In the first two parts of my story, I was diagnosed with two atypical biopsies, discovered that the diagnosis was a coverup for a botched lab test and prepared myself for a visit to the revered hallowed halls of the Mayo Clinic. Surely Mayo would be a much better experience. Right? It can’t get any worse or can it?
Hold the Mayo!
Bob and I arrived in Rochester, Minnesota, yesterday late. It was a long drive from South Central Michigan. We pushed through to make it a one-day trip so that we could relax a bit before my appointment at the Mayo Clinic.
I am not one to ever do things on blind faith. I operate much better when I have a chance to ask my questions, consider the responses, ask some more questions, and then fix on a plan of action.
So, since I was traveling and on my way to Minneapolis, when I received the pathology report, it made sense to secure a referral from my primary dermatologist, so that I could visit the Mayo Clinic Department of Dermatology.
My primary physician who also helped me with the Mayo referral said my assessment should also determine “were the doctors at Mayo smart enough for me.” I honestly believe it was a little uptown rivalry between Mayo and Johns Hopkins that sparked the comment.
I was surprised to find that so many friends when they learned I was going to Mayo, responded with some apprehension about my visit. It was like they thought it is a oneway door. My attitude about this visit was based on my approaching it from a wellness perspective. Admittedly, most of my hospital, clinic, and doctor experience do not understand visits for wellness. What’s wrong is usually the first words. For some unknown reason, I thought Mayo would be different. Surely they must understand wellness!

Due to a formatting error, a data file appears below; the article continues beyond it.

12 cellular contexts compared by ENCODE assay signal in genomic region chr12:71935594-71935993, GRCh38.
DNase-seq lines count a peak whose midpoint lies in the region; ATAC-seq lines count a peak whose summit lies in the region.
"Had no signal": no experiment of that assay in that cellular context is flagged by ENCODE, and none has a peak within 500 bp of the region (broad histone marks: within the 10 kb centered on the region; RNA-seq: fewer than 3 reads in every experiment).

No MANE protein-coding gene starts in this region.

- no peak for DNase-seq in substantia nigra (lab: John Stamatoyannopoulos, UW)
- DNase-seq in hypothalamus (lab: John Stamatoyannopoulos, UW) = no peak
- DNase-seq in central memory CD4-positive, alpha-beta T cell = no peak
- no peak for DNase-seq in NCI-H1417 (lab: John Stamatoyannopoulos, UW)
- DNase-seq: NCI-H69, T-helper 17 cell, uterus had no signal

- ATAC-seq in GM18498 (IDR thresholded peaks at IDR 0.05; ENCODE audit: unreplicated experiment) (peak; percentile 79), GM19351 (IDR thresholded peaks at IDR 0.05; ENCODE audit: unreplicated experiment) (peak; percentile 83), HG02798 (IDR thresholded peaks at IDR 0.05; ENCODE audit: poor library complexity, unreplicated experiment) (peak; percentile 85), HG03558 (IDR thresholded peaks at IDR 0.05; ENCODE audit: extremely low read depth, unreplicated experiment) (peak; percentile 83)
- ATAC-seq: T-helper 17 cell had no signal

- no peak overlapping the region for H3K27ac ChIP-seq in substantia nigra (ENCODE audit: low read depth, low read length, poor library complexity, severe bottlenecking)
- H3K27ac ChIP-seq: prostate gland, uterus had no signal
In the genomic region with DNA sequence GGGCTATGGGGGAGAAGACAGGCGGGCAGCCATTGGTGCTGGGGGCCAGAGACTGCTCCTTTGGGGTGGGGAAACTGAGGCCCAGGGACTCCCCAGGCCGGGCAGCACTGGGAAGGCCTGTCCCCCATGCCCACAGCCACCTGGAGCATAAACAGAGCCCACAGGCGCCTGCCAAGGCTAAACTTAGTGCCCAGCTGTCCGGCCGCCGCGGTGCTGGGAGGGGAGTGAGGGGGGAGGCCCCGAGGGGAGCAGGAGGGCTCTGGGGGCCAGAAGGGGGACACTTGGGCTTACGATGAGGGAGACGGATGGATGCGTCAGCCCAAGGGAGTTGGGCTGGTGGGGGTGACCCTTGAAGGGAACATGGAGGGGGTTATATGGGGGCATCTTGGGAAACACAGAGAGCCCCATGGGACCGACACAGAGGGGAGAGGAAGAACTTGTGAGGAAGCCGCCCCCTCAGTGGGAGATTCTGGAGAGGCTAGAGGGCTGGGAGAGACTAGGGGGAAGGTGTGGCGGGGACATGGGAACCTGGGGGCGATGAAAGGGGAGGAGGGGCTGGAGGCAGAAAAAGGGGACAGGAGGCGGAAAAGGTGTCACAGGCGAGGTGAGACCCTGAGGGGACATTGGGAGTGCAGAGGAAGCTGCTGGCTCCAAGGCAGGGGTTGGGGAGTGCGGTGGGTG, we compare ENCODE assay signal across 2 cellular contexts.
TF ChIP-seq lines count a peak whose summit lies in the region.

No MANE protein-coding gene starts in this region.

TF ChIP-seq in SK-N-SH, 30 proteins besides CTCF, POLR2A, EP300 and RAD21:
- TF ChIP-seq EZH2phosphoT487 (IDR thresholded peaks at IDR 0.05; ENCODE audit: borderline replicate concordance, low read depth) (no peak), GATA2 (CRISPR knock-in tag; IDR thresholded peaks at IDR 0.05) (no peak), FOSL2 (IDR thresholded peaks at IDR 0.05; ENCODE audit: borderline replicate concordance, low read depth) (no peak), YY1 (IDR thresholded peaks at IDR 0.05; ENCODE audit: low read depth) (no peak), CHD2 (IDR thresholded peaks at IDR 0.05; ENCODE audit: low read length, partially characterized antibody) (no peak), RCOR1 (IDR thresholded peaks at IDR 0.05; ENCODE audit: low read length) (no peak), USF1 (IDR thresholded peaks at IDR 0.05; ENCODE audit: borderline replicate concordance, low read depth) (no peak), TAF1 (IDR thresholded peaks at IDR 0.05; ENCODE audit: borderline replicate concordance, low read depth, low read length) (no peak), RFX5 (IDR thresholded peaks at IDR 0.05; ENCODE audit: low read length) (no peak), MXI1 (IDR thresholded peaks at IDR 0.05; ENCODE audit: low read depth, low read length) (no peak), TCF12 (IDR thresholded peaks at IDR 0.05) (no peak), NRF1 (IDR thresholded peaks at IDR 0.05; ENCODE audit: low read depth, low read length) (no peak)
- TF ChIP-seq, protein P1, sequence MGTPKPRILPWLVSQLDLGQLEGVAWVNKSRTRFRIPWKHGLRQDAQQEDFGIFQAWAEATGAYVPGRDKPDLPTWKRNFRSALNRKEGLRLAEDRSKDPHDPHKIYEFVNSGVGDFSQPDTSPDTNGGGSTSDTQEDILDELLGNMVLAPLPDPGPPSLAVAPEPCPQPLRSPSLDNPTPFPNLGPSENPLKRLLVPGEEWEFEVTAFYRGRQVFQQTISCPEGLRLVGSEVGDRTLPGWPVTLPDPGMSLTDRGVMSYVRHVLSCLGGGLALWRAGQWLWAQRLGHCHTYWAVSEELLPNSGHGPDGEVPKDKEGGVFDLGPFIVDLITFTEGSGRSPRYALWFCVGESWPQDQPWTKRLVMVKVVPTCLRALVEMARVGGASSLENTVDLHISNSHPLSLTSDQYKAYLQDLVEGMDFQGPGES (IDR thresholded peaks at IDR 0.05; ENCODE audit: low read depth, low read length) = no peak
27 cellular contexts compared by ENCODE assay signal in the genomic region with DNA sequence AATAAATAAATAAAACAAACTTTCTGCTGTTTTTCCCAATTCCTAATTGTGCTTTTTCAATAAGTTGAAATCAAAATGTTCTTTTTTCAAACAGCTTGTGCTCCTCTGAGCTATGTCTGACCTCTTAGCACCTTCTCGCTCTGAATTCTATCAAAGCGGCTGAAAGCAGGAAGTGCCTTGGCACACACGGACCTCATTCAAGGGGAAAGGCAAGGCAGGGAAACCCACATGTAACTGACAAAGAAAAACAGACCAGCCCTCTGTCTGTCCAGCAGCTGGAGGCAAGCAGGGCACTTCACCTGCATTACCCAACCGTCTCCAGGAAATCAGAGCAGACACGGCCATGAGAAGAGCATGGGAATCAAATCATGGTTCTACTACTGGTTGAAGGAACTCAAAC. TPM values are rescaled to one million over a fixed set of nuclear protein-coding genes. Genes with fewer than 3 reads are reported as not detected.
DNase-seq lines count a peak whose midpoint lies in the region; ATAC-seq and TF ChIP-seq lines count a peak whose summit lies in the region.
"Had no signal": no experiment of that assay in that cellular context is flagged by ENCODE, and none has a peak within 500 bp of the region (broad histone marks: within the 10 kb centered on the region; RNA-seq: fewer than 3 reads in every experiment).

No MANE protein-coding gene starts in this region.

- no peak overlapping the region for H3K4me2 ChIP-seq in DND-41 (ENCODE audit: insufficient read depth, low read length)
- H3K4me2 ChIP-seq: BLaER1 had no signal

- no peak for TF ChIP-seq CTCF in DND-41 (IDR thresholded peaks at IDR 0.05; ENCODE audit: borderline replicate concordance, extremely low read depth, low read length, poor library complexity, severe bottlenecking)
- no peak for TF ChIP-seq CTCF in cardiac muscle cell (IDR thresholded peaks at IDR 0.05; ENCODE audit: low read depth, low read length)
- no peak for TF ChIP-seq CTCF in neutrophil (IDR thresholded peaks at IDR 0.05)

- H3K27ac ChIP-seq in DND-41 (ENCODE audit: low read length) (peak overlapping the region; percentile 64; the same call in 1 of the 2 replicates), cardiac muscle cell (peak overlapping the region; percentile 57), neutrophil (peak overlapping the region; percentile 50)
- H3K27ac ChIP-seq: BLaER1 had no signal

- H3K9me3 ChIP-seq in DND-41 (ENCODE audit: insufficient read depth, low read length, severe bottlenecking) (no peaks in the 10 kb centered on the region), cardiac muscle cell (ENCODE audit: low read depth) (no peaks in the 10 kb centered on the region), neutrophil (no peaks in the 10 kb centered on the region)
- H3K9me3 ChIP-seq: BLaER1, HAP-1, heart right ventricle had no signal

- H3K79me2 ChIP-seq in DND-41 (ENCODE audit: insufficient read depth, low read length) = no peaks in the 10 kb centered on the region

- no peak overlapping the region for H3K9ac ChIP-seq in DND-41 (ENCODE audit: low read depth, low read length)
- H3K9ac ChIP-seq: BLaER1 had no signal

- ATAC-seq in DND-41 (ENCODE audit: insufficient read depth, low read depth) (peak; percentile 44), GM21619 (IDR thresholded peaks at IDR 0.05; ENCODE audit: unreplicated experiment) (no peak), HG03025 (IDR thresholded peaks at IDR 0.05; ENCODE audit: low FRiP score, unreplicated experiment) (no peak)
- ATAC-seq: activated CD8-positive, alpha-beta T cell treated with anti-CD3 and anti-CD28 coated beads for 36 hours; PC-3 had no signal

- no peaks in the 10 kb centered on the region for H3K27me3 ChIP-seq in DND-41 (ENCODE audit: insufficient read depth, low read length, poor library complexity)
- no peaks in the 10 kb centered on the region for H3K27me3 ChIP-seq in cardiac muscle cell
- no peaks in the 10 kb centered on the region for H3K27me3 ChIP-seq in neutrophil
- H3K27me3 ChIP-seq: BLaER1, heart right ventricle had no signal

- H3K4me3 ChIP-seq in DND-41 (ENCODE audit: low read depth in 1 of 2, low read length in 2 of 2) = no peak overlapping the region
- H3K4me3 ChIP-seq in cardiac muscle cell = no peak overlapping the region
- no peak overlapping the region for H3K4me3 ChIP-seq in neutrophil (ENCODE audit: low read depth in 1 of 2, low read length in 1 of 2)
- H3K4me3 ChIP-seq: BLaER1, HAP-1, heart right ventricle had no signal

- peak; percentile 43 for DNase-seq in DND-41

I was not sick, I was happy to know that the ugly duckling moles removed were not cancerous…no Melanoma, no basal cell carcinoma and no squamous cell, just atypical. No, I did not know if there was anything to worry about because the labs were botched. I thought Mayo would use state-of-the-art technology to give me a clean review. By now, the biopsies had healed, and I could not even tell where they were.
So from a wellness perspective, I admit that I am a Melanoma survivor who does not quite understand what “atypical” actually means. When I look at my body, many moles look “atypical.” So, my important questions for the doctors at Mayo Clinic: What is my normal? What advanced medical scanning process or techniques can we use to determine how to address my “a-typicalness” given the high number of moles on my body and considering my history of Melanoma and basal cell carcinoma?
My nature is also to be deeply curious, especially when it comes to my body. I am ultimately responsible for how I take care of myself and my skin health. I was interested to learn as much as possible about new advancements and technologies being used for skin screening.